AF Academy commandant pins on second star Sept 3

  • Published
  • By Ray Bowden
  • U.S. Air Force Academy Public Affairs

U.S. AIR FORCE ACADEMY, Colo. -- The commandant of cadets at the Air Force Academy is now a major general, following a promotion ceremony hosted by Gen. Stephen Wilson, the Air Force’s vice chief of staff, Sept. 3.

“I contend the Air Force got ‘this one’ exactly right,” Wilson said about the service’s decision to promote Maj. Gen. Michele Edmondson.

Edmondson, the commandant since May 2019, is responsible for the military, leadership and character development of more than 4,000 cadets. The Senate confirmed the president’s nomination for her second star earlier this year.

“She’s exactly the right person at this critical time in our nation’s history to be the Academy’s commandant,” Wilson said, before reading the order signed by the secretary of the Air Force promoting Edmondson.

Wilson said Edmondson is a committed officer who delivers the right results at the right time, and has successfully led the cadet wing “in the midst of a global pandemic that has put unimaginable stress on the Air Force and our nation,” he said.

Edmondson is the Academy’s 29th commandant of cadets and only one-of-four officers to serve as a major general in that position.

Edmondson was Wilson’s senior executive officer at the Pentagon from June 2017 to August 2018. The commandant thanked Wilson for his support of her career, and Lt. Gen. Jay Silveria for his advocacy of the cadet wing as the Academy’s superintendent.

“There is nothing more anyone can ask for than to be trusted by their boss,” she said, speaking directly to Silveria. “I want to thank you for trusting me and for allowing me to do my job.”

We Did It

Edmondson’s promotion took place in Arnold Hall Ballroom. There were 40-to-50 people there, but they filled the large room, sitting in chairs six feet apart, or more.

The same parameters placed on cadets and staff at the school governed the event.

“Then ‘the COVID’ hit,” Edmondson said to the audience. “The journey we’ve had in the last six months has been the hardest journey of my life.”

The commandant spoke about what she called “Herculean efforts” by cadets, faculty, and staff to keep the Academy functioning during a pandemic.

“I’d be lying if I told you it wasn’t the hardest thing I have ever done,” she said.

Edmondson said the Academy’s ability to complete its mission of developing leaders of character as it grapples with the restrictions of the coronavirus is the result of cadets’ concern for their alma mater.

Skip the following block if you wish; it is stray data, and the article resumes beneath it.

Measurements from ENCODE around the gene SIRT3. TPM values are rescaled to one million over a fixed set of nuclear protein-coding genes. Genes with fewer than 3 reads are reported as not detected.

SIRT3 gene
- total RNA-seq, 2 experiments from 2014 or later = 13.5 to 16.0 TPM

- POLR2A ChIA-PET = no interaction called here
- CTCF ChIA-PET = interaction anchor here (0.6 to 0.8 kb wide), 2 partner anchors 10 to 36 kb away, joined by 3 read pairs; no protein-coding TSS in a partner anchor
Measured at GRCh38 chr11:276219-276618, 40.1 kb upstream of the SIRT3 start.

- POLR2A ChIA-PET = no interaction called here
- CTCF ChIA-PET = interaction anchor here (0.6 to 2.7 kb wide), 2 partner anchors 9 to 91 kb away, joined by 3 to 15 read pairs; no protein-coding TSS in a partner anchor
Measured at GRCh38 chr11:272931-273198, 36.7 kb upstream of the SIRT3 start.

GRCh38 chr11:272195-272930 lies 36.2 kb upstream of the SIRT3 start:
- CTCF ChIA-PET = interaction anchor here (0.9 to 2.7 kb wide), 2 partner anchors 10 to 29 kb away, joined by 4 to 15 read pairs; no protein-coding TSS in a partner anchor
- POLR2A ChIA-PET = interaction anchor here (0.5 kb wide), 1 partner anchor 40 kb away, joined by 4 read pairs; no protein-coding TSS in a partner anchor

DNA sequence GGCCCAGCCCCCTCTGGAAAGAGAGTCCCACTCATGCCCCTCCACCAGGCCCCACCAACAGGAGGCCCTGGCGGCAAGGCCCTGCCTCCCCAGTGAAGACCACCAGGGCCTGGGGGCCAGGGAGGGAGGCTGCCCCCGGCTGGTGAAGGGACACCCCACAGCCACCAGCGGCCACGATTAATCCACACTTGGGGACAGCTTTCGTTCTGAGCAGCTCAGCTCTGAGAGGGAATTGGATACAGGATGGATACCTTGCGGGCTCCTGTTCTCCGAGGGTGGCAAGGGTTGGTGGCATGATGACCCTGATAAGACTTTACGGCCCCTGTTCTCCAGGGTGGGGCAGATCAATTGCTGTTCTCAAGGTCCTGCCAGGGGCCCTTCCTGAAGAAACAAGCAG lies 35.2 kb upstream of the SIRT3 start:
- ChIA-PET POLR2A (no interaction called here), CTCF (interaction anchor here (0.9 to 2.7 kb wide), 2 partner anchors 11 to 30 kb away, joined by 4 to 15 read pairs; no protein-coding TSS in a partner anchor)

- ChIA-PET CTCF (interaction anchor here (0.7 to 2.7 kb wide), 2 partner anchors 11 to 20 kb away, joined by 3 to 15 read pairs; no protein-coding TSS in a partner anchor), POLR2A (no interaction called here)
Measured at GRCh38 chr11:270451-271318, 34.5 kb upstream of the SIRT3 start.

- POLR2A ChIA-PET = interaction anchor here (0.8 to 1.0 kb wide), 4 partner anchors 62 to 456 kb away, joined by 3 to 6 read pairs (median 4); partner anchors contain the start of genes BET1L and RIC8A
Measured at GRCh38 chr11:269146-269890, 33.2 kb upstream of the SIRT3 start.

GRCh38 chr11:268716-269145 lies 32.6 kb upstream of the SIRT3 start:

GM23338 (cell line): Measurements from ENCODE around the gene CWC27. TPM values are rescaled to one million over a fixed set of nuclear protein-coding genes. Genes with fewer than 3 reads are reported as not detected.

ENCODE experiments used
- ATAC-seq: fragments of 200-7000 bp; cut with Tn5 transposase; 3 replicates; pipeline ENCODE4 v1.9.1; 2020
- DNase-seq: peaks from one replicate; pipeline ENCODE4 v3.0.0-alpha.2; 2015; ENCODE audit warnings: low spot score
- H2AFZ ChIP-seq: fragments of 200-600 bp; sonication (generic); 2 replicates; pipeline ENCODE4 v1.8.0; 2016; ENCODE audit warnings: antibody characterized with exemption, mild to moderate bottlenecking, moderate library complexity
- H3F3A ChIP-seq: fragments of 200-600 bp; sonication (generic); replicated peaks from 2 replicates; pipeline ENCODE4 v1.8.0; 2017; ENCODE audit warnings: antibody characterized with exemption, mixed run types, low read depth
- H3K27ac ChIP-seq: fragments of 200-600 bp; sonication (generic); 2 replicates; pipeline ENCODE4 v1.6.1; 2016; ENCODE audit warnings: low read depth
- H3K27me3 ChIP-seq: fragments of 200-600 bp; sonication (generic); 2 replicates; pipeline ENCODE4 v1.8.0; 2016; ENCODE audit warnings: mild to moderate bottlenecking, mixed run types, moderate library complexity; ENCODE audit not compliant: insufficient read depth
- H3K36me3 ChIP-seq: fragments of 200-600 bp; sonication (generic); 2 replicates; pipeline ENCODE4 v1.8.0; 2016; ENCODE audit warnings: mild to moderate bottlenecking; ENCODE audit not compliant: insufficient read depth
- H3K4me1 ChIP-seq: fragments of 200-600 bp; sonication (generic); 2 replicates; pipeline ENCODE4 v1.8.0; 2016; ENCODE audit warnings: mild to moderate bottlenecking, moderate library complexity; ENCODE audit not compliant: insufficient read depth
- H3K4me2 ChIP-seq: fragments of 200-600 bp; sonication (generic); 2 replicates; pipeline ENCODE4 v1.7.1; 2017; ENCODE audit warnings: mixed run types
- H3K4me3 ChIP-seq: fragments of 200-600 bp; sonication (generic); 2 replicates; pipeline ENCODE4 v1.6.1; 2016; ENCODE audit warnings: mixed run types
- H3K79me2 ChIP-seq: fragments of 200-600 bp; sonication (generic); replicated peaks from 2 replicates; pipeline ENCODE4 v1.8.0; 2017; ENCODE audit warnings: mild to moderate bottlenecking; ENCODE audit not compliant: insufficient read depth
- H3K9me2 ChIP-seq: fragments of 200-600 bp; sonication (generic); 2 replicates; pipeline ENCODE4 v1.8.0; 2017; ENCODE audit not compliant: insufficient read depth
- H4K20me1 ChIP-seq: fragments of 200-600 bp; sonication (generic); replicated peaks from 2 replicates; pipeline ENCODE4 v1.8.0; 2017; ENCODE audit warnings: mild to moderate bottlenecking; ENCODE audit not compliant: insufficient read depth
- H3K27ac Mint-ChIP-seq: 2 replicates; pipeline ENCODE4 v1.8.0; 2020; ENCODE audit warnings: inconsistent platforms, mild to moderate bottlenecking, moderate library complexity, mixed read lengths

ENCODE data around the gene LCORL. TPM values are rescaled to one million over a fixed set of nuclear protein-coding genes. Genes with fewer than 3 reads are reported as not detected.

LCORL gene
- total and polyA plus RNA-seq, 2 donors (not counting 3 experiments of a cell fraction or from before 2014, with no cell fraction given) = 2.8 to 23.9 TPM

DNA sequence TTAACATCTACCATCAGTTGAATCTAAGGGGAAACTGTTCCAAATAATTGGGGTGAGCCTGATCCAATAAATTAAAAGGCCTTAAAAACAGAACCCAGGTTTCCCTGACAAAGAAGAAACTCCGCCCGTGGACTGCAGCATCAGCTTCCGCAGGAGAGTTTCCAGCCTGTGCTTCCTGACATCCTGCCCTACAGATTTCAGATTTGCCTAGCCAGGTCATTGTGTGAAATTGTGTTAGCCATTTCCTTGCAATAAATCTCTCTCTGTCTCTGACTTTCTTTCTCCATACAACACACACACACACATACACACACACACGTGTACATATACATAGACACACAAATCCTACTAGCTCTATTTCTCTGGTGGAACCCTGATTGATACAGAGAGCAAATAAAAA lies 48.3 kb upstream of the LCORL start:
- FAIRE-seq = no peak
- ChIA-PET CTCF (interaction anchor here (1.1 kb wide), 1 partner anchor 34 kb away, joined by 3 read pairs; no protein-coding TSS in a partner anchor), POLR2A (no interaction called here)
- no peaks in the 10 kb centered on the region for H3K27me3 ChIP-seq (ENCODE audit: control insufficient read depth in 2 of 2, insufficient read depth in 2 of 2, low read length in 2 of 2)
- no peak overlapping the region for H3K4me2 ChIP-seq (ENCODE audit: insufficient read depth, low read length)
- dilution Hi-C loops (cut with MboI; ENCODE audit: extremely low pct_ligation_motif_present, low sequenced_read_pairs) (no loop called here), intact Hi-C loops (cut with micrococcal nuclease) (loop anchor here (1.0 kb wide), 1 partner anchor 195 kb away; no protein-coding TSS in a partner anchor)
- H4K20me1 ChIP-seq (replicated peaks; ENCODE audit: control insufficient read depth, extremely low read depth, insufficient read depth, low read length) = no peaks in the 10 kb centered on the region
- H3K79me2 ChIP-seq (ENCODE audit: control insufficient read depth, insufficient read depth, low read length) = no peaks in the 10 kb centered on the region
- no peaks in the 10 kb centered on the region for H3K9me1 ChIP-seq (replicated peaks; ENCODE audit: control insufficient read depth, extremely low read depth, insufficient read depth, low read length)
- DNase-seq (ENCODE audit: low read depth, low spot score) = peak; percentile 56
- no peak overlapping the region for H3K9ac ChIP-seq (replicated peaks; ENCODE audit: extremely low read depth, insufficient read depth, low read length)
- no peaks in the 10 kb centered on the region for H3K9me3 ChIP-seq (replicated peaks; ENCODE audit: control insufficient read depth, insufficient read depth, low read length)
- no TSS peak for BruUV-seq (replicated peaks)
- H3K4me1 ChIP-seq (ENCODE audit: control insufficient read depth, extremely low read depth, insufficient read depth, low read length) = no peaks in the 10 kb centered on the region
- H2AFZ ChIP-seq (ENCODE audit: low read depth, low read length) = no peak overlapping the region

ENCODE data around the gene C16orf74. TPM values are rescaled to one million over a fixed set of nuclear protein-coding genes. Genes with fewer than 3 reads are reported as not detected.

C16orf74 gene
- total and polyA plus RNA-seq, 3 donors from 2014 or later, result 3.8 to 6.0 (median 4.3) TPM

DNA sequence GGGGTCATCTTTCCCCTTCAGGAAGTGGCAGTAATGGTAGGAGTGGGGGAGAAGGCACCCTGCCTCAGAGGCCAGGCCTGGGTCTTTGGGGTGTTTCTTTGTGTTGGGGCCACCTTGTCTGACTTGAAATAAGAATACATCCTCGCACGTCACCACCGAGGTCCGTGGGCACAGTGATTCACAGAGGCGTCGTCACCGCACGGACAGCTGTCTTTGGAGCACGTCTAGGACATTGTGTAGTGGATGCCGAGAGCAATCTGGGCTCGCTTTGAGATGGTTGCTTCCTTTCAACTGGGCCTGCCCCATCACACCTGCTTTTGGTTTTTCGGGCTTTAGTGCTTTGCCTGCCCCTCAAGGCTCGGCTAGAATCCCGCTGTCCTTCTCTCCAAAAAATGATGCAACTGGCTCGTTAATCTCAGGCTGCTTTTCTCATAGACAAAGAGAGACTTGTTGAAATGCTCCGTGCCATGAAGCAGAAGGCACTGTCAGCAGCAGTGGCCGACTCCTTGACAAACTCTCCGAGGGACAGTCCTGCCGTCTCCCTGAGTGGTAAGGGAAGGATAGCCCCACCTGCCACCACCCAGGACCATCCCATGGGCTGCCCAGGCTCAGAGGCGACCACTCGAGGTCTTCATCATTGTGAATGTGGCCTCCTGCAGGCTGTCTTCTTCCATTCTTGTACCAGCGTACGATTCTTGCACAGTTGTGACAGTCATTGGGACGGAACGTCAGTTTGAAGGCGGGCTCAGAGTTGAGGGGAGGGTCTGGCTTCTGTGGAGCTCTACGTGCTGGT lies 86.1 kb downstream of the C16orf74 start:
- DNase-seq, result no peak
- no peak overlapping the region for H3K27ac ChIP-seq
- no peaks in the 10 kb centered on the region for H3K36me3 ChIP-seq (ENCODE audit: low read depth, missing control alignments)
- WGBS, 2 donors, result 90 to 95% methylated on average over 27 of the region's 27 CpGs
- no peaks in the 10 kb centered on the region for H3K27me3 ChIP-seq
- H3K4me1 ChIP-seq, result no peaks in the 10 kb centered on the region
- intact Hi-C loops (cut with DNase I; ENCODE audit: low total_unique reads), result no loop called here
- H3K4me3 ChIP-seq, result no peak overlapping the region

“Our success lies in our cadets,” she said, pointing to several cadets in the audience involved in the plans to keep the school up-and-running despite the pandemic. “It’s unbelievable what this cadet wing took on and they did it.”

Edmondson spoke of the challenges of hosting a graduation event for the class of 2020.

“We did it,” she said.

The commandant mentioned the tests and trials of hosting the arrival of more than 1,000 young men and women slated to begin Basic Cadet Training in June.

“We did that, too,” she said.

Edmondson also discussed how her staff overcame the challenges of hosting online distance learning for 3,000 underclassmen who left the Academy in March to continue their studies just after the disease reached pandemic proportions. She said the Academy was the first service academy that successfully brought cadets and midshipmen back to campus.

“Not only did we do it, we did it incredibly well,” she said.

Despite the obstacles of keeping the Academy safe while being involved in nearly every aspect of cadets’ lives, Edmondson said serving as the commandant of cadets has been the most rewarding experience of her life.

“This has been a phenomenal journey,” she said. “I don’t think any of us thought we’d be here [after the coronavirus became a pandemic],” she said, “but we did it because of this team.”

Wilson said Edmondson’s accomplishments are the results of her love for cadets, Airmen and the Air Force. He said the commandant has proved her ability to lead the cadet wing through vague and uncertain times.

“You’ve done exactly that and more in the most challenging situations,” he said to her.